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FEATURES: Avant Garde Scientist
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With an eye for the uncommon, Leslie Vosshall’s life is imbued with art, enterprising research, and community engagement—which feeds back into her science.
Other scientists might have left such vaguely unpleasant tasks to their assistants. But Vosshall, an HHMI investigator at Rockefeller University, engages in the stinky socks enterprise the way she engages in so many things—with a spirited and contagious enthusiasm. After our chat in her apartment, which includes a tour of the artwork she collects from contemporary painters and photographers (as well as a quick hello to Ophelia’s pet tarantula), we head crosstown to her lab. There she opens the freezer to show me where the socks are stored, and laughs at how many of the labeled specimens are hers.
The science of smell has intrigued Vosshall for years, and wearing odiferous nylons is just a small piece of it. In her office at Rockefeller, where she is head of the Laboratory of Neurogenetics and Behavior, several small refrigerators house rows of another kind of art she collects, high-end perfume (her personal favorites are two scents from the Parisian house of Frédéric Malle: Lys Méditerranée for summer, Dans tes Bras for winter). She says refrigeration keeps the scents fresher. Another fridge contains a strictly scientific collection of small vials of smell samples, part of Vosshall’s attempt to categorize scents according to their chemical structure, a kind of periodic table of smell. Eventually, she hopes—but this is a long way off—scientists will be able to do for smell what is possible for vision and sound: provide an objective measurement (like a wavelength for a particular color or musical note) from which to infer a particular smell.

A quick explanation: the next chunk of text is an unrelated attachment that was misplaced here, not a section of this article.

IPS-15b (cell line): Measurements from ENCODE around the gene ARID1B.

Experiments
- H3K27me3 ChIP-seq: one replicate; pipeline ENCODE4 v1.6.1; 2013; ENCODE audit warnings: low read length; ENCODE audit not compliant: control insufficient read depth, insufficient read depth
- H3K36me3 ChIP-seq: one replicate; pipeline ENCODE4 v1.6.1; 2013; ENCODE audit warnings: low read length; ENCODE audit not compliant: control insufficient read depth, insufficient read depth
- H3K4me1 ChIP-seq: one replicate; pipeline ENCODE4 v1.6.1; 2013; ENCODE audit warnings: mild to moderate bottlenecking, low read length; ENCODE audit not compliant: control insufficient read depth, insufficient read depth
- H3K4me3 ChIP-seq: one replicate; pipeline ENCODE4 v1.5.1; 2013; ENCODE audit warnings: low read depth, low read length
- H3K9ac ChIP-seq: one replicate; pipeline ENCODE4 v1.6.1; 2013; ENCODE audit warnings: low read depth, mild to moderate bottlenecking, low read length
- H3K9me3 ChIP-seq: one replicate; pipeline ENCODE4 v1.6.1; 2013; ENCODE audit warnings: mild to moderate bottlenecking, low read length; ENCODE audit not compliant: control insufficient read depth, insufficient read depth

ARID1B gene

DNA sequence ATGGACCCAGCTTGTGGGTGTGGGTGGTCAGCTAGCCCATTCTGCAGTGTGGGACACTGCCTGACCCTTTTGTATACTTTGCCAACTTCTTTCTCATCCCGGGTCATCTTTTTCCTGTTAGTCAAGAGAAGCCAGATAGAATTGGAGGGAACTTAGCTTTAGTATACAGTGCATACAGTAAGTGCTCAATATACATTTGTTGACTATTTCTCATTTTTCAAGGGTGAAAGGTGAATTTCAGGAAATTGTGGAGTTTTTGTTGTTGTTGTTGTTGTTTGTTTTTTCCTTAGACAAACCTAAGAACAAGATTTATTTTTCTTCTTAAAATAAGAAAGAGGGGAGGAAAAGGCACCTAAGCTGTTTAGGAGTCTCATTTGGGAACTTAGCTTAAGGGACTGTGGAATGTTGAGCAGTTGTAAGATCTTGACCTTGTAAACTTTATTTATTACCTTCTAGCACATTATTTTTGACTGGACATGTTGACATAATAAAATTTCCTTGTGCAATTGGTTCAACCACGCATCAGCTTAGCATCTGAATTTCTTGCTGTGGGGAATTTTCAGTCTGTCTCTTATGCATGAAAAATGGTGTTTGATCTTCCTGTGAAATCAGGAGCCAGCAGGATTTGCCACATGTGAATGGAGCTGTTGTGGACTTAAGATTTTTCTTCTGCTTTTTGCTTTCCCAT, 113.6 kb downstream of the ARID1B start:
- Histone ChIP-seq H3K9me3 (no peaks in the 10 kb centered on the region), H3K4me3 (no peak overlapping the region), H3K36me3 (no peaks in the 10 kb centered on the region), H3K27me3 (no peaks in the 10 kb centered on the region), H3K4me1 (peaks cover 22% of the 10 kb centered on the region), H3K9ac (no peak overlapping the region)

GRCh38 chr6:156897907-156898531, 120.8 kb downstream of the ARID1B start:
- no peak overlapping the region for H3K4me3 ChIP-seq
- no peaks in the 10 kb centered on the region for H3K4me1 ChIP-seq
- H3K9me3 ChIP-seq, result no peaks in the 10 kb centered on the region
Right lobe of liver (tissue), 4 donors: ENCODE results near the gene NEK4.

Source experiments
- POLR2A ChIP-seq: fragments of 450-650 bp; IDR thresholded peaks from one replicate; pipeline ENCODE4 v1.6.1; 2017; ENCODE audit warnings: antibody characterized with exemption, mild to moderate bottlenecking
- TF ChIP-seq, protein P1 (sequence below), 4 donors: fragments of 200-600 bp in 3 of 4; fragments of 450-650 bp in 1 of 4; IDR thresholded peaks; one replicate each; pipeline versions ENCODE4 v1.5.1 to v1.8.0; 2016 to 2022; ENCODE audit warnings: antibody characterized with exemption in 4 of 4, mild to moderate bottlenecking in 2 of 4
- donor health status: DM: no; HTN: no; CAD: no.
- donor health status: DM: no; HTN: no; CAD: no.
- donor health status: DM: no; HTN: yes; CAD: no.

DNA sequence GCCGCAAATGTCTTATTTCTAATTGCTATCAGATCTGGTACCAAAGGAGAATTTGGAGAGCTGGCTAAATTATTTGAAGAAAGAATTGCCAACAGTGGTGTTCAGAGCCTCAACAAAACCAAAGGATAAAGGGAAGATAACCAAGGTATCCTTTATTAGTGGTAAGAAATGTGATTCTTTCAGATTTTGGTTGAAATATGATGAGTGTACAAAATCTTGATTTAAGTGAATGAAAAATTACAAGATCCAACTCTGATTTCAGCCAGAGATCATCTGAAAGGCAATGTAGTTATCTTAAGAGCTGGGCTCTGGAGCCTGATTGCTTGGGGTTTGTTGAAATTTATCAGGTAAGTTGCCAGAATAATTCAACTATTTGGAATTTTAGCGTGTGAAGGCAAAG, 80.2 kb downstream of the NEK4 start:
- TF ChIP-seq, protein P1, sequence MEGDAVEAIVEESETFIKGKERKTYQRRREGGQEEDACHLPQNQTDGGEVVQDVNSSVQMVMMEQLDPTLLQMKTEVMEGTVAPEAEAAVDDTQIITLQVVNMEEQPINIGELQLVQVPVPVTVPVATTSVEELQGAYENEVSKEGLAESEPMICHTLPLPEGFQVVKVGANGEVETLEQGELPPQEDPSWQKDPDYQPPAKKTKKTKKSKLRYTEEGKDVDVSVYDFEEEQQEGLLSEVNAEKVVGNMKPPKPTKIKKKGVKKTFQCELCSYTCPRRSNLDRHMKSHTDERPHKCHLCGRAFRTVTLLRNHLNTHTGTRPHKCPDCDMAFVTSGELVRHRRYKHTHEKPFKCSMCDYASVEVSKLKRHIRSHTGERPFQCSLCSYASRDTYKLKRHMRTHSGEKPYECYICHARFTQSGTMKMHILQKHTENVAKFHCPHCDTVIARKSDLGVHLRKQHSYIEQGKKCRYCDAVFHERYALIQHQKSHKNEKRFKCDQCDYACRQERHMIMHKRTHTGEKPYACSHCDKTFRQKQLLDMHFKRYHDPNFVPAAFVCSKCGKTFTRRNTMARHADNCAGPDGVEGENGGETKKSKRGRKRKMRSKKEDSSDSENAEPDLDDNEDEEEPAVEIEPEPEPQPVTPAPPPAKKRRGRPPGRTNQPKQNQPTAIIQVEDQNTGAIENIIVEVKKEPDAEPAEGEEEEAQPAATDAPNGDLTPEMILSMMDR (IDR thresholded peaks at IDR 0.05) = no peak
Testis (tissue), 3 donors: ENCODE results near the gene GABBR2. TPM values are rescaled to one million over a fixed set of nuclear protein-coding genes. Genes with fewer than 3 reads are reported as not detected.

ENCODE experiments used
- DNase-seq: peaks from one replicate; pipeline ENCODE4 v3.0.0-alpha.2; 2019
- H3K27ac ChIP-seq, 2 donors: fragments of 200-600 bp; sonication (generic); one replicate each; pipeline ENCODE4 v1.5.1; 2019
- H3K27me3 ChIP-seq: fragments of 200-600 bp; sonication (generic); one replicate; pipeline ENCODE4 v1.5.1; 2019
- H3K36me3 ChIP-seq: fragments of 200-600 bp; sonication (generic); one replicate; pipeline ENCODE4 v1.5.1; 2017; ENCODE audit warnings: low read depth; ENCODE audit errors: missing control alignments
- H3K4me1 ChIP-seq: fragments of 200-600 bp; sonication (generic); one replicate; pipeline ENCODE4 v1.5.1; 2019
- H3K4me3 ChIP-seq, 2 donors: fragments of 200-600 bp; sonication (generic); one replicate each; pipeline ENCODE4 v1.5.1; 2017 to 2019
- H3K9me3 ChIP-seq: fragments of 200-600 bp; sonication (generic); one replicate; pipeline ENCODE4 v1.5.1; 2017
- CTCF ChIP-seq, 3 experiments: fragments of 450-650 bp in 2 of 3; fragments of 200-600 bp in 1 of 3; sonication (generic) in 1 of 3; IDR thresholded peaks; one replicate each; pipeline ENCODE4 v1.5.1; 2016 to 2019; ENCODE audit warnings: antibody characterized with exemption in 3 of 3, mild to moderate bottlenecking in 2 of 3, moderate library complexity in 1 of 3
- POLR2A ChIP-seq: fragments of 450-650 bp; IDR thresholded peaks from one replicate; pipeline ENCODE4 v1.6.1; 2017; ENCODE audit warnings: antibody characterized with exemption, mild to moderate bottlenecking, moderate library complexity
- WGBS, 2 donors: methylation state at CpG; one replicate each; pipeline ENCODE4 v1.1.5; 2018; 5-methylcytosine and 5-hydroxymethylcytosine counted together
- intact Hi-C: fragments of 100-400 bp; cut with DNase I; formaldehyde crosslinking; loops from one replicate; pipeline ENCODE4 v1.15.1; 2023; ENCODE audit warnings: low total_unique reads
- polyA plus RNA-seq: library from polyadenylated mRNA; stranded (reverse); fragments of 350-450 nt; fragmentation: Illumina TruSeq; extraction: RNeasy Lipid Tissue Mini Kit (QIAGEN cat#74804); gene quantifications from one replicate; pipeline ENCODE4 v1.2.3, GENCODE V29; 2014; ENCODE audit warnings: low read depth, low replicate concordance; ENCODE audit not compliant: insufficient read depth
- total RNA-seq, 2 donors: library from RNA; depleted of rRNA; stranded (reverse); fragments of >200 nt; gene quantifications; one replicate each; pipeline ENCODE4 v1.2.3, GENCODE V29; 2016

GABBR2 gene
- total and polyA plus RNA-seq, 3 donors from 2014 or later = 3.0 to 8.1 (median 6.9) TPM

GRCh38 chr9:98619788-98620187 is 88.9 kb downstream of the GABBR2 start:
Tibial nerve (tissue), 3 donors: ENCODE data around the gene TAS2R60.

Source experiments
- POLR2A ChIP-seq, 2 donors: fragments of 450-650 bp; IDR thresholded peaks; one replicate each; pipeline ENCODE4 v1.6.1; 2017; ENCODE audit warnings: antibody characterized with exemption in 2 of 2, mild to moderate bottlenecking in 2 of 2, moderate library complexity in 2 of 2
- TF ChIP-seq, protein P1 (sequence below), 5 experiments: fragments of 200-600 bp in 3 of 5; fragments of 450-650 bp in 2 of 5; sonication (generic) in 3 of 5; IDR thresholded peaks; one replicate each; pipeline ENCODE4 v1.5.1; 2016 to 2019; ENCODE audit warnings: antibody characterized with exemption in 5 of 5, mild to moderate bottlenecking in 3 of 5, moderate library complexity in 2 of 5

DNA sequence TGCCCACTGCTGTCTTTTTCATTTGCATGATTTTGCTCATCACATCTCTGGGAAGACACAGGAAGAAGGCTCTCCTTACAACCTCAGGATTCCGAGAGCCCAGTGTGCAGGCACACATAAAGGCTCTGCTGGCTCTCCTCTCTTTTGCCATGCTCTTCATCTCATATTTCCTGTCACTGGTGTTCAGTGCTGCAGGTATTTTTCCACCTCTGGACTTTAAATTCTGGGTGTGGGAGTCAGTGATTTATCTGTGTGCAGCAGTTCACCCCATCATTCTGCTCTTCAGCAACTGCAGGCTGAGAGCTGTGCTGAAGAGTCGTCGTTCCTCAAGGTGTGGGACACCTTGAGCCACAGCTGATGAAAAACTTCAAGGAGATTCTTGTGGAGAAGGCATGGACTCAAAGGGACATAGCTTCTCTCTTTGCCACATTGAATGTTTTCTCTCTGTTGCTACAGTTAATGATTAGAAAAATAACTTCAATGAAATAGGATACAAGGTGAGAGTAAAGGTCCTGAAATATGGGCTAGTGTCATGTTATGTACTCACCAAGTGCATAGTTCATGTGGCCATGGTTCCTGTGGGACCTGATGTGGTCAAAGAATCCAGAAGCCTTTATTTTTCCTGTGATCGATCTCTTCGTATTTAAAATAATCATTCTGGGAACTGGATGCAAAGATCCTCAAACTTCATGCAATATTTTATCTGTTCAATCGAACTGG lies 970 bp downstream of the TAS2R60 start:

Her work on the mechanics of mosquito olfaction carries implications for global public health. Because mosquitoes detect their human targets by smelling them, her research might one day reduce the incidence of common and deadly mosquito-borne infections, such as malaria and yellow fever.
Vosshall has been working in olfactory science since 1993, when she became a postdoc in the laboratory of neuroscientist and HHMI investigator Richard Axel of Columbia University. Her first discovery was controversial, since it described an olfactory receptor system that was unique to insects. This went against the conventional wisdom that most receptor systems are conserved from worms to humans. Her work on the insect olfactory receptor, called Orco, was originally done in the fruit fly Drosophila melanogaster. Later, Vosshall and her colleagues decoded an olfactory sensory map in the fruit fly brain, through which the activation of a particular fly odorant receptor leads to a particular behavior.
An Interview with Leslie Vosshall Vosshall discusses the discovery of glutamate receptors in the fly nose.